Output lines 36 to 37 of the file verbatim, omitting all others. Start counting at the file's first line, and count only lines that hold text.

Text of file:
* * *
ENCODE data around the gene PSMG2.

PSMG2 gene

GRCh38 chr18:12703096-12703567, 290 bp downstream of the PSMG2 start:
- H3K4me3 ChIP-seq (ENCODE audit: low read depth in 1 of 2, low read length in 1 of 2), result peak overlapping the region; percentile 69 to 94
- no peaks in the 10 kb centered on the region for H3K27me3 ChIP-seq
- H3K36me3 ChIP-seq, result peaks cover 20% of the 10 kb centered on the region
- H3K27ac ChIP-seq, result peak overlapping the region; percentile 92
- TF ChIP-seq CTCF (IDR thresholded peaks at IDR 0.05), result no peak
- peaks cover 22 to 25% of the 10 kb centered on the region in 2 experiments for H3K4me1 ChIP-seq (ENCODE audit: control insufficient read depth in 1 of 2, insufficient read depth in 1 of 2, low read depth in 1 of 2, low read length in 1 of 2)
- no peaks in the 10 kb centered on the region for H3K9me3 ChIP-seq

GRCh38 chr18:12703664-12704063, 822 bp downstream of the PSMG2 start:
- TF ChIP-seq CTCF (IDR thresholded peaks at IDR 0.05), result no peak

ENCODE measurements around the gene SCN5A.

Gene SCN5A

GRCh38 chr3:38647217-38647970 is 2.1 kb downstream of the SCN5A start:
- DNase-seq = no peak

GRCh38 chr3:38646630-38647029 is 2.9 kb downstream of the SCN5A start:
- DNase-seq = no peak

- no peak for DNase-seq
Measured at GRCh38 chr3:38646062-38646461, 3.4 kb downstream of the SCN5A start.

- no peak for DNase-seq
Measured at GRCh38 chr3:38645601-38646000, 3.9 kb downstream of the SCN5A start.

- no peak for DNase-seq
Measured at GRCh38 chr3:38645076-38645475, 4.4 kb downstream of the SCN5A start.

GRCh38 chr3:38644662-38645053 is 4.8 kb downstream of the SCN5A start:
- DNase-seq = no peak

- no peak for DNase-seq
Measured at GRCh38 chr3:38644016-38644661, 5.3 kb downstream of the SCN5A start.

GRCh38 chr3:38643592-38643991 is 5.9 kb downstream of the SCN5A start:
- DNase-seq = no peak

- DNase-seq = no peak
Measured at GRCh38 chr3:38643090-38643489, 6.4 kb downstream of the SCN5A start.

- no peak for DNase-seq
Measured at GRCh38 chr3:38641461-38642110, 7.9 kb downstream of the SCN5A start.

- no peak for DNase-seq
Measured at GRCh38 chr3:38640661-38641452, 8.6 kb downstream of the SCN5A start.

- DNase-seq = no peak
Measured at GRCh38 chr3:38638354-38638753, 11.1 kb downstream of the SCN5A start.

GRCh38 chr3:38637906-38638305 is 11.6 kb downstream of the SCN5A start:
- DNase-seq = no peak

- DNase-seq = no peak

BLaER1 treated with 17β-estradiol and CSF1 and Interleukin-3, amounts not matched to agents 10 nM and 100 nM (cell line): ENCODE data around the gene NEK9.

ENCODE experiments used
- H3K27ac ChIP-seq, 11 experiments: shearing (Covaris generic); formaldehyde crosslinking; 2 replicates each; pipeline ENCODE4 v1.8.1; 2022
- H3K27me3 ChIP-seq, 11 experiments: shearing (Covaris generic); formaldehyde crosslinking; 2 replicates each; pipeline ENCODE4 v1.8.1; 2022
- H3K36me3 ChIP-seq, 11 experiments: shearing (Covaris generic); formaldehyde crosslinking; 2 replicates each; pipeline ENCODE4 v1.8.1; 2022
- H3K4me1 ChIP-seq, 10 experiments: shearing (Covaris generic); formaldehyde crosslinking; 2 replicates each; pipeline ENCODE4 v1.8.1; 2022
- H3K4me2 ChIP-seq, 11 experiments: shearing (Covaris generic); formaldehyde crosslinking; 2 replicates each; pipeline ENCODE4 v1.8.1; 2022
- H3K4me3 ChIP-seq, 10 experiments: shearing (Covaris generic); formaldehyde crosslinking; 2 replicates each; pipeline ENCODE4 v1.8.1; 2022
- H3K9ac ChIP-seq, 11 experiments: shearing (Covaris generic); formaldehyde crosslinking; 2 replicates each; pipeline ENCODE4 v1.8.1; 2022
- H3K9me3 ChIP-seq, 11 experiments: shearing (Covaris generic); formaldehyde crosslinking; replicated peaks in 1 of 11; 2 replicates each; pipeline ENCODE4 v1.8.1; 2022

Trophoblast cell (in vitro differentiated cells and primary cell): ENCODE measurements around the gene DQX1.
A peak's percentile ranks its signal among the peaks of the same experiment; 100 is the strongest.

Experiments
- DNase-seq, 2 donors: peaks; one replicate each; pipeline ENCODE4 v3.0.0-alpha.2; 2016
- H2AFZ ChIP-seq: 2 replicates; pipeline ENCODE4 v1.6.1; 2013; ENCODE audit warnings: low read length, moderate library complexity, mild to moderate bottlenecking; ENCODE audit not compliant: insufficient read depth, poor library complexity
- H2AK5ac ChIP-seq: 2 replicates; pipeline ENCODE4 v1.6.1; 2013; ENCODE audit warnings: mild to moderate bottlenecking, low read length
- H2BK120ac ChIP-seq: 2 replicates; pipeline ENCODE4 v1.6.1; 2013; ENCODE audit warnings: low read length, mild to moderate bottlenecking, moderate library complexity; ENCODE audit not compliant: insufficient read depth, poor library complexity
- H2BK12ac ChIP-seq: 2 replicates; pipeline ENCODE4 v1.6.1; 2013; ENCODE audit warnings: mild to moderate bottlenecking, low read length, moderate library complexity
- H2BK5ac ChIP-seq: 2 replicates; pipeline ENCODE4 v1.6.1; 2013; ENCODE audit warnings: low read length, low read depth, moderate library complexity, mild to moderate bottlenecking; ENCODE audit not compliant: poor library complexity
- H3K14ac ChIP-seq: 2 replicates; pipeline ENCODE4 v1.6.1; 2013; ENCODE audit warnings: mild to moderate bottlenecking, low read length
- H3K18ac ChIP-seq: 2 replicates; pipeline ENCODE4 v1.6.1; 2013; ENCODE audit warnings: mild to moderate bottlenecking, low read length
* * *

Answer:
Measured at GRCh38 chr3:38640661-38641452, 8.6 kb downstream of the SCN5A start.

- DNase-seq = no peak